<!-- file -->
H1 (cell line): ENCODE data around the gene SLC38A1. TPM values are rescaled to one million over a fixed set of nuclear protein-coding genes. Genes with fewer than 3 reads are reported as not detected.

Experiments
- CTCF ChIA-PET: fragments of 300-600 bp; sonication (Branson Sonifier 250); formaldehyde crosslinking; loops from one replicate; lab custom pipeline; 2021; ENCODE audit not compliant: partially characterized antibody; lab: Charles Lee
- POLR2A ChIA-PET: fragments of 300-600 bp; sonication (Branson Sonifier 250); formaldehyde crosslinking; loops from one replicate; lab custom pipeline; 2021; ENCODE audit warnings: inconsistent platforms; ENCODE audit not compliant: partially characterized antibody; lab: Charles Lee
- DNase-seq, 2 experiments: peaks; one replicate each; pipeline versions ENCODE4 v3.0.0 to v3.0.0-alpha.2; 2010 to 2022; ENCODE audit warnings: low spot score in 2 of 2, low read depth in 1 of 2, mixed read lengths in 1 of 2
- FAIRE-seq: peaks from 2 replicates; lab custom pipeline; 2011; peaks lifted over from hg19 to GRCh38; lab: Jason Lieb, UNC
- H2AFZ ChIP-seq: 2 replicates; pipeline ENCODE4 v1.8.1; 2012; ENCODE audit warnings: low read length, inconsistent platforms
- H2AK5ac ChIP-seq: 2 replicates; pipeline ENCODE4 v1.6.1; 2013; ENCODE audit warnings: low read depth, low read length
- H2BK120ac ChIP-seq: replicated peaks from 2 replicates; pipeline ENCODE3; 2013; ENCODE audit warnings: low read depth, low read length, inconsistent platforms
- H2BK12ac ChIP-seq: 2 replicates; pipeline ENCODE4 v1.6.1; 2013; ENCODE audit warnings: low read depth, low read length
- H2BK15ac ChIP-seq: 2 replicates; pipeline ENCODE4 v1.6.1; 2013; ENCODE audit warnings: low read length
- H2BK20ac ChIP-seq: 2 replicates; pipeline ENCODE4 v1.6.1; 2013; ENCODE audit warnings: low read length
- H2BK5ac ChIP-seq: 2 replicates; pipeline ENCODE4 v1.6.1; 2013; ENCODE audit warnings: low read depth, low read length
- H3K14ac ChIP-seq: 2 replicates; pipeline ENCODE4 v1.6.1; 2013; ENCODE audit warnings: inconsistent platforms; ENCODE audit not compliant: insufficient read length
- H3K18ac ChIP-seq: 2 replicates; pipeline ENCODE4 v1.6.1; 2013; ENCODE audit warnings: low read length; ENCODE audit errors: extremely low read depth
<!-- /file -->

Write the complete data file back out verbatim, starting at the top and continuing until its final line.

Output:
H1 (cell line): ENCODE data around the gene SLC38A1. TPM values are rescaled to one million over a fixed set of nuclear protein-coding genes. Genes with fewer than 3 reads are reported as not detected.

Experiments
- CTCF ChIA-PET: fragments of 300-600 bp; sonication (Branson Sonifier 250); formaldehyde crosslinking; loops from one replicate; lab custom pipeline; 2021; ENCODE audit not compliant: partially characterized antibody; lab: Charles Lee
- POLR2A ChIA-PET: fragments of 300-600 bp; sonication (Branson Sonifier 250); formaldehyde crosslinking; loops from one replicate; lab custom pipeline; 2021; ENCODE audit warnings: inconsistent platforms; ENCODE audit not compliant: partially characterized antibody; lab: Charles Lee
- DNase-seq, 2 experiments: peaks; one replicate each; pipeline versions ENCODE4 v3.0.0 to v3.0.0-alpha.2; 2010 to 2022; ENCODE audit warnings: low spot score in 2 of 2, low read depth in 1 of 2, mixed read lengths in 1 of 2
- FAIRE-seq: peaks from 2 replicates; lab custom pipeline; 2011; peaks lifted over from hg19 to GRCh38; lab: Jason Lieb, UNC
- H2AFZ ChIP-seq: 2 replicates; pipeline ENCODE4 v1.8.1; 2012; ENCODE audit warnings: low read length, inconsistent platforms
- H2AK5ac ChIP-seq: 2 replicates; pipeline ENCODE4 v1.6.1; 2013; ENCODE audit warnings: low read depth, low read length
- H2BK120ac ChIP-seq: replicated peaks from 2 replicates; pipeline ENCODE3; 2013; ENCODE audit warnings: low read depth, low read length, inconsistent platforms
- H2BK12ac ChIP-seq: 2 replicates; pipeline ENCODE4 v1.6.1; 2013; ENCODE audit warnings: low read depth, low read length
- H2BK15ac ChIP-seq: 2 replicates; pipeline ENCODE4 v1.6.1; 2013; ENCODE audit warnings: low read length
- H2BK20ac ChIP-seq: 2 replicates; pipeline ENCODE4 v1.6.1; 2013; ENCODE audit warnings: low read length
- H2BK5ac ChIP-seq: 2 replicates; pipeline ENCODE4 v1.6.1; 2013; ENCODE audit warnings: low read depth, low read length
- H3K14ac ChIP-seq: 2 replicates; pipeline ENCODE4 v1.6.1; 2013; ENCODE audit warnings: inconsistent platforms; ENCODE audit not compliant: insufficient read length
- H3K18ac ChIP-seq: 2 replicates; pipeline ENCODE4 v1.6.1; 2013; ENCODE audit warnings: low read length; ENCODE audit errors: extremely low read depth